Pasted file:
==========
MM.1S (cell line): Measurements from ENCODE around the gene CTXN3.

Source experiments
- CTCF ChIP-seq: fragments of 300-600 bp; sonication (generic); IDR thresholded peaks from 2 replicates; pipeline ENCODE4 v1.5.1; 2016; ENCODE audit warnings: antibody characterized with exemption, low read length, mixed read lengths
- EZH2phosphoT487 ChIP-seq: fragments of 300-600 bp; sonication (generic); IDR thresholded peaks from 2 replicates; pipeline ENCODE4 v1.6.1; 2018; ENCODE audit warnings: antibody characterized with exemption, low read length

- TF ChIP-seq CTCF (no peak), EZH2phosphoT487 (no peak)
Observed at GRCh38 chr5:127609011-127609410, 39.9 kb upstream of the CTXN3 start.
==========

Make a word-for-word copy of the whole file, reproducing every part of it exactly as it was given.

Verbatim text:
MM.1S (cell line): Measurements from ENCODE around the gene CTXN3.

Source experiments
- CTCF ChIP-seq: fragments of 300-600 bp; sonication (generic); IDR thresholded peaks from 2 replicates; pipeline ENCODE4 v1.5.1; 2016; ENCODE audit warnings: antibody characterized with exemption, low read length, mixed read lengths
- EZH2phosphoT487 ChIP-seq: fragments of 300-600 bp; sonication (generic); IDR thresholded peaks from 2 replicates; pipeline ENCODE4 v1.6.1; 2018; ENCODE audit warnings: antibody characterized with exemption, low read length

- TF ChIP-seq CTCF (no peak), EZH2phosphoT487 (no peak)
Observed at GRCh38 chr5:127609011-127609410, 39.9 kb upstream of the CTXN3 start.